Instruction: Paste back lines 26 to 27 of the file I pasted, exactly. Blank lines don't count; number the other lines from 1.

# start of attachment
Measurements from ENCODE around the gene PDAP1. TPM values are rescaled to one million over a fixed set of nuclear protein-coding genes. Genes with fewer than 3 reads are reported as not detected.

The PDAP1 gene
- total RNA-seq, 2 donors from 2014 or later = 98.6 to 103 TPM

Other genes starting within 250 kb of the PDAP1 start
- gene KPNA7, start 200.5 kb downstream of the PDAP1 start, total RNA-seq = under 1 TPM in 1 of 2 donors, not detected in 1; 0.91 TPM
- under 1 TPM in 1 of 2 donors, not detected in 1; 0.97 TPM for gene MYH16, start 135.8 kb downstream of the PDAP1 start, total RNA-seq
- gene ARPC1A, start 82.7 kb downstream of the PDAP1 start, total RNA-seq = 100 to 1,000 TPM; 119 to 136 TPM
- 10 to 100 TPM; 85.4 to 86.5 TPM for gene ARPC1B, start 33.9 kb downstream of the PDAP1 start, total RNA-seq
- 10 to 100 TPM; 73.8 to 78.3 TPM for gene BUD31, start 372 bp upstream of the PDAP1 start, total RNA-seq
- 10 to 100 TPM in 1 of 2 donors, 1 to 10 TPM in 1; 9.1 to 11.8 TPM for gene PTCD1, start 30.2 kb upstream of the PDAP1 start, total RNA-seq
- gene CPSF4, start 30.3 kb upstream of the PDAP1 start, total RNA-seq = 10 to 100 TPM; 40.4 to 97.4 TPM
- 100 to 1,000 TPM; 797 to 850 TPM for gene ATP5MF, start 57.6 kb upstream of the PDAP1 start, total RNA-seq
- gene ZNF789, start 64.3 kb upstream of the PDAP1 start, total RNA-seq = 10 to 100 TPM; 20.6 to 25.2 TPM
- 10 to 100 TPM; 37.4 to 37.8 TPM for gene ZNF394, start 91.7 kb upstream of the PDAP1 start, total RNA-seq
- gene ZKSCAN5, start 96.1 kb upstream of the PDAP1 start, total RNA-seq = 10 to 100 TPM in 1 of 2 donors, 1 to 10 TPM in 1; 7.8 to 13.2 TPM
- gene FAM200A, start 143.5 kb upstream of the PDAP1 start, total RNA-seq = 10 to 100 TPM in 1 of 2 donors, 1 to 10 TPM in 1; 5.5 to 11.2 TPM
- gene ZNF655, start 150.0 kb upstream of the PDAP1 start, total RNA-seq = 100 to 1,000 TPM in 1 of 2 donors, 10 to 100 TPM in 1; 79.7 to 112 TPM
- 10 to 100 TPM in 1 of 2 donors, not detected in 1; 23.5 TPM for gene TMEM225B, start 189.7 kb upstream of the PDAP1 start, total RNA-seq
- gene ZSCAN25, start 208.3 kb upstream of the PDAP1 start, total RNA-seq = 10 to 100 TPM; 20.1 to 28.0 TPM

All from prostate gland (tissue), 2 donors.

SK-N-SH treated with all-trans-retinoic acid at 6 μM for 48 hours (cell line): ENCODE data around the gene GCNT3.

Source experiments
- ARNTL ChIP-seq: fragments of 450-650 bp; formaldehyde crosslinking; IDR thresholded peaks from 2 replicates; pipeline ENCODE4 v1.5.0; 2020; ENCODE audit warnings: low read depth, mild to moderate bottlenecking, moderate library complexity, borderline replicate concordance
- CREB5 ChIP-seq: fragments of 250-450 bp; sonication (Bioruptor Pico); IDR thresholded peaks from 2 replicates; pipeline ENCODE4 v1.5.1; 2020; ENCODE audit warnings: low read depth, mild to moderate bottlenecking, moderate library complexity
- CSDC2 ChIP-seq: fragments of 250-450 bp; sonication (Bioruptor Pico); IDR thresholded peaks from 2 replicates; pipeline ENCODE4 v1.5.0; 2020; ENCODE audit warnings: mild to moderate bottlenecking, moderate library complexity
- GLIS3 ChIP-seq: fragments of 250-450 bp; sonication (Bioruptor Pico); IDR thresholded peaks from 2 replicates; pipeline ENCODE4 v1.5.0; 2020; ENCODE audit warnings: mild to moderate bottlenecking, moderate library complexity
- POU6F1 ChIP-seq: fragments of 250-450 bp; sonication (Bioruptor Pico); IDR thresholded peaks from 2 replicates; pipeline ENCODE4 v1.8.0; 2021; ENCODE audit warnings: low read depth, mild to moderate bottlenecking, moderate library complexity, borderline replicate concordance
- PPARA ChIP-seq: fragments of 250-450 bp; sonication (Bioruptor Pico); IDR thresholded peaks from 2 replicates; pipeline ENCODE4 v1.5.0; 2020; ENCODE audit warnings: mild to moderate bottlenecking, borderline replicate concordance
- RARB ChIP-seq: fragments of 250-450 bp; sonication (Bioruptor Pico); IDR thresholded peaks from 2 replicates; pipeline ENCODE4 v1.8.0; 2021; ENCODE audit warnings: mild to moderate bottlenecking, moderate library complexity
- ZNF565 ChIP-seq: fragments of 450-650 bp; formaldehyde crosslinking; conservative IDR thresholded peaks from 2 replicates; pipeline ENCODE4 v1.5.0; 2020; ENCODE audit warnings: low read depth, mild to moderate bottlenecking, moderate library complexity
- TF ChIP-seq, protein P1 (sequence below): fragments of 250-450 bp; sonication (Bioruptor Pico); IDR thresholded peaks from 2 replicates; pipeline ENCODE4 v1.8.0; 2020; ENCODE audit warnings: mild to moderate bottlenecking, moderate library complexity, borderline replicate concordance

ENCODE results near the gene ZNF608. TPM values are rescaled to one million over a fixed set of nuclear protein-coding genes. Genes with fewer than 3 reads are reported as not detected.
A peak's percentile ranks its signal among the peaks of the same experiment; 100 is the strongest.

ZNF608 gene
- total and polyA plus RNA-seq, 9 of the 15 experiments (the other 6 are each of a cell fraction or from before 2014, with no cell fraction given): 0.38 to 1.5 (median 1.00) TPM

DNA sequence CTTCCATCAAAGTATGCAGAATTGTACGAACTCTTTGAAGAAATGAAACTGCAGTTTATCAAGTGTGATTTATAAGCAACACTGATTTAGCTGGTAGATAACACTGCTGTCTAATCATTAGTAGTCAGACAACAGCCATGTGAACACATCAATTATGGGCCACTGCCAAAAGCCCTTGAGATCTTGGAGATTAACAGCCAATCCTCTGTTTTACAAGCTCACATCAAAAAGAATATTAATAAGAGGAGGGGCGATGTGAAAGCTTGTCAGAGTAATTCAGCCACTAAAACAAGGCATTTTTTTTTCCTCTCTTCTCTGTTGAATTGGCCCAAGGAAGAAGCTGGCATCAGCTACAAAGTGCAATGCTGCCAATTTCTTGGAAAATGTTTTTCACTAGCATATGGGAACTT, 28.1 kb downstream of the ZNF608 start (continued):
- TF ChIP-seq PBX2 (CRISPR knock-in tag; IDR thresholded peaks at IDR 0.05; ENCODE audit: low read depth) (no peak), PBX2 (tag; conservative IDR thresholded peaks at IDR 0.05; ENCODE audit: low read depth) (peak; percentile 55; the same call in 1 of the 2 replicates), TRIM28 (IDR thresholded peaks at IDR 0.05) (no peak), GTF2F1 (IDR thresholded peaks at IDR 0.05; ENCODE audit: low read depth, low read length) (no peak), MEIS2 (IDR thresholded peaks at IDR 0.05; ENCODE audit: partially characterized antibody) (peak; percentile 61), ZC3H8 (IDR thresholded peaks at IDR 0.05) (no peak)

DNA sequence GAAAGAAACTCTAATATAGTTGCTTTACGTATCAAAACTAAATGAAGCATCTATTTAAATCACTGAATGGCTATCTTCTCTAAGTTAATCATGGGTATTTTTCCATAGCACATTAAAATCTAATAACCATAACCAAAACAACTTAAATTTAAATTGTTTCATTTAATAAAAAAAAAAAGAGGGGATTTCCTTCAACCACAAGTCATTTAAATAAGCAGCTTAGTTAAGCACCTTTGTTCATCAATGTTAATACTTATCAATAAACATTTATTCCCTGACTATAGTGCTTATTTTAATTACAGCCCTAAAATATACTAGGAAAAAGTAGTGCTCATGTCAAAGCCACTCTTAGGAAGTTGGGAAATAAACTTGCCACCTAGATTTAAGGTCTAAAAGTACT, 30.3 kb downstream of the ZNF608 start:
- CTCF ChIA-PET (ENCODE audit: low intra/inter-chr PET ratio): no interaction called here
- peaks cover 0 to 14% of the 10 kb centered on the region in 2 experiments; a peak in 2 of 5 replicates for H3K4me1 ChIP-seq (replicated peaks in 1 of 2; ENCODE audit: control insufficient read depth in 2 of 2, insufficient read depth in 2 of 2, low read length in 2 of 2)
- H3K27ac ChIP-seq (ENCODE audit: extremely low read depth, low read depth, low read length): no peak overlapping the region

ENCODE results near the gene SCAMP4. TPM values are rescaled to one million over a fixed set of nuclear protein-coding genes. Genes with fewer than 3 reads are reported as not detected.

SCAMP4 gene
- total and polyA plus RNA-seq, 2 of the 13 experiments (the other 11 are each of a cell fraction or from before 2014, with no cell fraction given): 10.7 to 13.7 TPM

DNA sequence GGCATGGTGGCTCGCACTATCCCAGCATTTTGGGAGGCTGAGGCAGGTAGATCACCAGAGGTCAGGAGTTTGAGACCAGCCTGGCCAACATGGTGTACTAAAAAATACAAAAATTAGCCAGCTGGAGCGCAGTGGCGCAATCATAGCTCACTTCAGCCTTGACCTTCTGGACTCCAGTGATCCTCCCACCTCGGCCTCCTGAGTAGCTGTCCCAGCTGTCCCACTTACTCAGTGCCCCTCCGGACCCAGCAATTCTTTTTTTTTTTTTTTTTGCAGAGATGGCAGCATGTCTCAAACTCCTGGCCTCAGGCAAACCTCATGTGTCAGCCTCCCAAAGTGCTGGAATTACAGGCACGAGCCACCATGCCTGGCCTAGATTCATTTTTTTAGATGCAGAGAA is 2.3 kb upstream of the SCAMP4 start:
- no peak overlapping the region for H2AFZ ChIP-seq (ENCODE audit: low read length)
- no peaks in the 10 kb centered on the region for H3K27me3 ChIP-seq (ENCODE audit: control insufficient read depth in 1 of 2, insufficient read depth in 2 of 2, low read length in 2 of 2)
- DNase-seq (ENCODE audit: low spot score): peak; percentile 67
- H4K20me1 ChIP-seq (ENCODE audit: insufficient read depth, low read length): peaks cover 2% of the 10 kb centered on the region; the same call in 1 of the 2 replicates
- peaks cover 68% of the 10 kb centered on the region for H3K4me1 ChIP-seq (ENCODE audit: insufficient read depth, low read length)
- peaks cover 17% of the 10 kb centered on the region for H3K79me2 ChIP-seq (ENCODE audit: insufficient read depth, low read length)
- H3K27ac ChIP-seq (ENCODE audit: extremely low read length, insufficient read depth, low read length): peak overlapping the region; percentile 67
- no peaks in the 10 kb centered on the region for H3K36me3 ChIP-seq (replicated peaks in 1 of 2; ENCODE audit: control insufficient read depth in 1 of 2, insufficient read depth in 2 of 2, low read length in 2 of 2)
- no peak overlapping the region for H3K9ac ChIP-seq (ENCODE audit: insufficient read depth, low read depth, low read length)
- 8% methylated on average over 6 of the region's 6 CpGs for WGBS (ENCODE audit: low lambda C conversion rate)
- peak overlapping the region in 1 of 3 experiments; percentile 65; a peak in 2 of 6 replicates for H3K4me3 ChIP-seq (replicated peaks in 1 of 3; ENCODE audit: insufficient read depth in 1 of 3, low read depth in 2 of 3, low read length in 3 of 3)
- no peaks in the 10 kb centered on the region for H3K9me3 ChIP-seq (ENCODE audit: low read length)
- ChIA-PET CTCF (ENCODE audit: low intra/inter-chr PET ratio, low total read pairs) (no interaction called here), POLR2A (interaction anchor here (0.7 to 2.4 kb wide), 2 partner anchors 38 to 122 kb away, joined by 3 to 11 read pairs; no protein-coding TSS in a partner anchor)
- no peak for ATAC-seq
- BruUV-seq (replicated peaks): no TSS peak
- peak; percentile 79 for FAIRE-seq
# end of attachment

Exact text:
- GLIS3 ChIP-seq: fragments of 250-450 bp; sonication (Bioruptor Pico); IDR thresholded peaks from 2 replicates; pipeline ENCODE4 v1.5.0; 2020; ENCODE audit warnings: mild to moderate bottlenecking, moderate library complexity
- POU6F1 ChIP-seq: fragments of 250-450 bp; sonication (Bioruptor Pico); IDR thresholded peaks from 2 replicates; pipeline ENCODE4 v1.8.0; 2021; ENCODE audit warnings: low read depth, mild to moderate bottlenecking, moderate library complexity, borderline replicate concordance